In Oxenfree, the first game from developer Night School Studio, the initial setup is simple enough: a group of high school seniors decide to the stay the night on an island as part of an annual tradition. The group initially arrives on a beach for some back and forth banter and a few alcoholic beverages just before stumbling upon a supernatural rift. It’s a plot that sounds straight out of an ’80s or ’90s horror movie and that’s just how the developers like it. Sean Krankel, co-founder of Night School and previous Disney employee (the other co-founder of Night School consists of former Telltale employee Adam Hines), has described the game as Freaks and Geeks meets Poltergeist.
That is to say the game seems to have been made with the teenage maturation explored through interpersonal discussion that was previously emphasized in films such as The Breakfast Club although, in Oxenfree, the concept is set against a ghost story. As the player is introduced to the game’s protagonist, Alex, they also meet the others on the island along with some backstory to the characters showcasing everyone’s unique personality through writing that seems authentic and creates depth. Some characters are combative and welcome confrontation while others attempt to deflect such conversation. There’s a large focus on the relationships between Alex and her friends through the use of contextual dialogue.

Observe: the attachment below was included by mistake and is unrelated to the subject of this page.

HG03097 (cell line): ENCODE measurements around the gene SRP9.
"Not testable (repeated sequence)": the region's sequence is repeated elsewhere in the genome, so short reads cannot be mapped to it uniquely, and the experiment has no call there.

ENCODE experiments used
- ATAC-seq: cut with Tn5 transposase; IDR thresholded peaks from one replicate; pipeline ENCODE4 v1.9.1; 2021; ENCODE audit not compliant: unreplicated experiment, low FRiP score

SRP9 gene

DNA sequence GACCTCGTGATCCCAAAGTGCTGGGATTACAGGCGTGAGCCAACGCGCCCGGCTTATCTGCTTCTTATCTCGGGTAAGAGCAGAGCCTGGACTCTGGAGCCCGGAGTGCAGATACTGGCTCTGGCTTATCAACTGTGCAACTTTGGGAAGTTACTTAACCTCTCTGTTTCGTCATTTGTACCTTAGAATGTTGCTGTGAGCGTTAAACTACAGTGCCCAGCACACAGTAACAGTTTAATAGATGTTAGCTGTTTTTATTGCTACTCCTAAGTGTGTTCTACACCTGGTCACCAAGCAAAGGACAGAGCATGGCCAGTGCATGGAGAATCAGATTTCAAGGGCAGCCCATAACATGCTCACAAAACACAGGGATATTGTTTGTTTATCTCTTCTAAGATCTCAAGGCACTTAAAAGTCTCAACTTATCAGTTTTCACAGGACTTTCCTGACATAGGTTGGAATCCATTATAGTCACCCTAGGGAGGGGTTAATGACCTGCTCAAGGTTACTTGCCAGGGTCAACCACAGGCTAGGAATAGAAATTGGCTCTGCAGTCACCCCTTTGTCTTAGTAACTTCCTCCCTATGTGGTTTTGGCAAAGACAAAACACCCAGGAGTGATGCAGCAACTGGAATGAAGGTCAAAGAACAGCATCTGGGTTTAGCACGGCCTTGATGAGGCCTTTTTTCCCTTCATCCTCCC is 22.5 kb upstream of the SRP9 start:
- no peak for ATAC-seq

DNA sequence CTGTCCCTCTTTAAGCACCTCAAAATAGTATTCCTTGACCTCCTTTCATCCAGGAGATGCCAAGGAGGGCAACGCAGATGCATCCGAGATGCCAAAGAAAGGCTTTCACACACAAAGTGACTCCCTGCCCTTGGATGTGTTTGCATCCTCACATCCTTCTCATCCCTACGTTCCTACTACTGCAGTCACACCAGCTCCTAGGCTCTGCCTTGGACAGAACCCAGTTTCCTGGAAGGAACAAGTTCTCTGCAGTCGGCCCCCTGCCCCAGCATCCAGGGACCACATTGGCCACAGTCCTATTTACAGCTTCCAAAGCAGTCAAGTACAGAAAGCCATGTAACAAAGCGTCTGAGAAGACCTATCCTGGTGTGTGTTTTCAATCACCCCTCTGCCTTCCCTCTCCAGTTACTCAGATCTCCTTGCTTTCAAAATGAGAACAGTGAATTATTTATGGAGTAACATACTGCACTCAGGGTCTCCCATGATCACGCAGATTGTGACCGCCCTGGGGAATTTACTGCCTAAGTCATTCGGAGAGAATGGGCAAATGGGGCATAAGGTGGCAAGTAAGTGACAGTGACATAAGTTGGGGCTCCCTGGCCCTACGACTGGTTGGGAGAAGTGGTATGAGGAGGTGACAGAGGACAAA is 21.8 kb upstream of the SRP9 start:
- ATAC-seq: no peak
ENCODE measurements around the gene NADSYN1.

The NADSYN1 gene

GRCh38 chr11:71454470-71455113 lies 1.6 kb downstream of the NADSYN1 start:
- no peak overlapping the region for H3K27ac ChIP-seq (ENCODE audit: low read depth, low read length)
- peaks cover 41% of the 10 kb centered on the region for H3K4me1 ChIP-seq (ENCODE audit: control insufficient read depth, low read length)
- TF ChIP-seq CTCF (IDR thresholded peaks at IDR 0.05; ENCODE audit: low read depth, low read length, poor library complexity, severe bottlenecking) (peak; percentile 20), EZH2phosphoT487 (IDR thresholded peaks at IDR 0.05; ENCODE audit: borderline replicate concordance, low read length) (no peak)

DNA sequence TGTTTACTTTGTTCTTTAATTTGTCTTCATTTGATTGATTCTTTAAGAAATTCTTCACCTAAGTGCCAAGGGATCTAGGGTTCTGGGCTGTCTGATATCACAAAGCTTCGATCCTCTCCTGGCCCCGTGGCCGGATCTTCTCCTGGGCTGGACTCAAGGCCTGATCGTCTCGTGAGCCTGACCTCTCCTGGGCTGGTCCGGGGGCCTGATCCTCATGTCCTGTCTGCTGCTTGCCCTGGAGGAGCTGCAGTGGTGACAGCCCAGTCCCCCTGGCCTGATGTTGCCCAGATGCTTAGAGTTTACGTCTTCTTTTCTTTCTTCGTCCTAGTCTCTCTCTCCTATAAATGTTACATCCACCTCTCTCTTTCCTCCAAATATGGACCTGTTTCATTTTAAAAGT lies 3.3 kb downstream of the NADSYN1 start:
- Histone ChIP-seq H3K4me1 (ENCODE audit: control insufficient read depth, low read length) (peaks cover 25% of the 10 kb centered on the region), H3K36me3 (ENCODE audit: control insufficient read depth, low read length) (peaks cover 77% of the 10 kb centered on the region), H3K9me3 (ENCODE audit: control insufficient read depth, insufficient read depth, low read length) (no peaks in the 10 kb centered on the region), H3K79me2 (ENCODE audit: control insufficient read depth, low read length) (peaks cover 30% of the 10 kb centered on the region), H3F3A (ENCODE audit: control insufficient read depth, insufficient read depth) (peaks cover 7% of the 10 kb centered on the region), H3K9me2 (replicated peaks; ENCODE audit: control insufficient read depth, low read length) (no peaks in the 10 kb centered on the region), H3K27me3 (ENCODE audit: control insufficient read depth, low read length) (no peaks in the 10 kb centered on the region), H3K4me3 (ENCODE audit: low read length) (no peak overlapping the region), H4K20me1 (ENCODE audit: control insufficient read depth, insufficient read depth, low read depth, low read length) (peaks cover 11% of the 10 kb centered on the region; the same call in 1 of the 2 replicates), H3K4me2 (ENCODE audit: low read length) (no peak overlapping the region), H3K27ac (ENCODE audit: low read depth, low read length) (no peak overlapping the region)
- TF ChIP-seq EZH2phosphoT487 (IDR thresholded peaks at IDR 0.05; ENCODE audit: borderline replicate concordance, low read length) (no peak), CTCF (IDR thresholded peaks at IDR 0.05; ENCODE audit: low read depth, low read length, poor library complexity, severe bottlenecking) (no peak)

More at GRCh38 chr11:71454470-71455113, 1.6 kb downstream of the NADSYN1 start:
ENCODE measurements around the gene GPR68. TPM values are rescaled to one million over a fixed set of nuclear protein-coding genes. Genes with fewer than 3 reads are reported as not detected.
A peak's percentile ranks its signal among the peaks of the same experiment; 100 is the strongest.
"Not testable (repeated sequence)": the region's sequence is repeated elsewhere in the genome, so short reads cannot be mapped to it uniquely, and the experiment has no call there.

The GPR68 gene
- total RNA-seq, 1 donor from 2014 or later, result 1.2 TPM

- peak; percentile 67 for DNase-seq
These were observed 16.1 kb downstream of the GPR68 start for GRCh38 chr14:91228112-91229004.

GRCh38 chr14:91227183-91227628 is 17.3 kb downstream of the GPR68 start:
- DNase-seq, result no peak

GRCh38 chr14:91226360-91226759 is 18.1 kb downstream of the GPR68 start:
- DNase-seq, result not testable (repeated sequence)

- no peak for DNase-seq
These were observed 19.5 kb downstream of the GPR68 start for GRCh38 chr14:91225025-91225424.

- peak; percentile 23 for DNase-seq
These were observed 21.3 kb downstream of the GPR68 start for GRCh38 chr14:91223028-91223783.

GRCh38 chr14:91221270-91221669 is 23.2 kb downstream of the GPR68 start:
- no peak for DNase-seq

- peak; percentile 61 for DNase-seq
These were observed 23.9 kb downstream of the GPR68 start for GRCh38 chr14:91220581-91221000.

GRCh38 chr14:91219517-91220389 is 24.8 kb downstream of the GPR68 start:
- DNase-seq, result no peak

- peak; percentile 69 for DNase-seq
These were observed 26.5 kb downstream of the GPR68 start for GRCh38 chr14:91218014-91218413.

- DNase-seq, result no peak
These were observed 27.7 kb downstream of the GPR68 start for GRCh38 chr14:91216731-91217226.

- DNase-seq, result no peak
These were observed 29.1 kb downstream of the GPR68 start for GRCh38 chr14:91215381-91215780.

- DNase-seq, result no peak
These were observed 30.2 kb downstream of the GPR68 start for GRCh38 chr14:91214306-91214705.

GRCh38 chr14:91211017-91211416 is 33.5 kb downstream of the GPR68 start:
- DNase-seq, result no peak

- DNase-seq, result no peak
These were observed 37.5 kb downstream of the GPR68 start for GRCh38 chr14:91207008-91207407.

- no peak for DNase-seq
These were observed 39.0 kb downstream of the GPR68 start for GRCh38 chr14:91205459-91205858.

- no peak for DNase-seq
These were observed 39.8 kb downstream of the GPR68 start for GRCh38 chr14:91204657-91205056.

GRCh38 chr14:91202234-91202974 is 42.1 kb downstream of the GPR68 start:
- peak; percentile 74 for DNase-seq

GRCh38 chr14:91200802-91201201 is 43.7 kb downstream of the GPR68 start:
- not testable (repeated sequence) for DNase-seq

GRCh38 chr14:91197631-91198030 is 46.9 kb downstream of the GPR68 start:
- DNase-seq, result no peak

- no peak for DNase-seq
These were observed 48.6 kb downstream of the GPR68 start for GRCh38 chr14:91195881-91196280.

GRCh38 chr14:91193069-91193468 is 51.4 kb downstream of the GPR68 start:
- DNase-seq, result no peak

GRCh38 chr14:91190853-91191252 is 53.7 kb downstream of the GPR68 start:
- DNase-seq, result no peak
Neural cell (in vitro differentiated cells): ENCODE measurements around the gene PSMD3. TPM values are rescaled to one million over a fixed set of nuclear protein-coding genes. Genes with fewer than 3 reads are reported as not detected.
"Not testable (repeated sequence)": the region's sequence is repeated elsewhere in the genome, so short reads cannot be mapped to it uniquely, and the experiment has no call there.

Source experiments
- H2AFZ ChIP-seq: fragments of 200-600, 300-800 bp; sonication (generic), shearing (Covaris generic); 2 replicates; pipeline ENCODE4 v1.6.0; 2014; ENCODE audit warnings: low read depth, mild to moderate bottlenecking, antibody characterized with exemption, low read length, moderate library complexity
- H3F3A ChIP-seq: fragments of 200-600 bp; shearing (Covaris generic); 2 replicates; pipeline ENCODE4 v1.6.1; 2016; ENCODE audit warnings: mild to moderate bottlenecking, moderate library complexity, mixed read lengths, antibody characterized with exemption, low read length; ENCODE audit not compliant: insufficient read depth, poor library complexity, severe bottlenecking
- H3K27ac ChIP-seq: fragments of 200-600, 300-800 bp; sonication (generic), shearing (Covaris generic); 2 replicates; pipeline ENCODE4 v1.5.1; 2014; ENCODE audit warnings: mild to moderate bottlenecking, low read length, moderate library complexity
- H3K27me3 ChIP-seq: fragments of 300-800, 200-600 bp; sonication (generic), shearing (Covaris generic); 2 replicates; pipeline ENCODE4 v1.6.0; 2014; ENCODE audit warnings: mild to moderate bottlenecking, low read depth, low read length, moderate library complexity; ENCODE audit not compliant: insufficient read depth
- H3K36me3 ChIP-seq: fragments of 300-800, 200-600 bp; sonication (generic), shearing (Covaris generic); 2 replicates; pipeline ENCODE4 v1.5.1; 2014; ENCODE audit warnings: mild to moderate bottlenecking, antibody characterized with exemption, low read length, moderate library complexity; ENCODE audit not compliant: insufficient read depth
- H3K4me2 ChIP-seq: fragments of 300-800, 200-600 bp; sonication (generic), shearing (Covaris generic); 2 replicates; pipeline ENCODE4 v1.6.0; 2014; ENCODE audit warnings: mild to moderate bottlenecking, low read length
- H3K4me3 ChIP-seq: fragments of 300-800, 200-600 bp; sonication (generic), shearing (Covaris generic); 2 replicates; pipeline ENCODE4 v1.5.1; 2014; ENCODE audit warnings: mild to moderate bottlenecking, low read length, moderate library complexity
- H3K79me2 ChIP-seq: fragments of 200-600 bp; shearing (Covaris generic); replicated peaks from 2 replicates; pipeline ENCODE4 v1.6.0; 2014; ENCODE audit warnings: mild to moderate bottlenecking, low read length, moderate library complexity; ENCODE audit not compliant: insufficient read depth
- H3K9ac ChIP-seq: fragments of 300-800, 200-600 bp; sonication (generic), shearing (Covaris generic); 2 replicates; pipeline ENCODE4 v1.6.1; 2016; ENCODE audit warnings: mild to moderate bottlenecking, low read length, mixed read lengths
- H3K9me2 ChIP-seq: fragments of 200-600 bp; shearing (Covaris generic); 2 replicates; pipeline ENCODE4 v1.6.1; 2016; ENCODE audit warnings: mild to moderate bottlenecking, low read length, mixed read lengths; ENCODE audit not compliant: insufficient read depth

The game then balances the heavy dose of teen drama inside its coming of age story with an atmosphere cloaked in supernatural mystery, involving nods to classic thrillers and ghost horror. After the teens accidentally open a time-space rift, they start to encounter ghostly figures accompanied with visual and audio effects reminiscent of VHS static, screen tearing, and distortion. These effects seem to usually initiate within the presence of supernatural elements such as mysterious symbols.
The island on which the Camena High teens have decided to stay is a decommissioned WWII military outpost comprised of abandoned military forts and caves set just off the touristy Pacific Northwest town of Camena (based on Astoria, Oregon, site of Goonies). According to Krankel, “There was an event that took place in the ’40s… related to a nuclear submarine accident, a test nuclear sub. And that event has set in motion some of the stuff that you end up seeing.”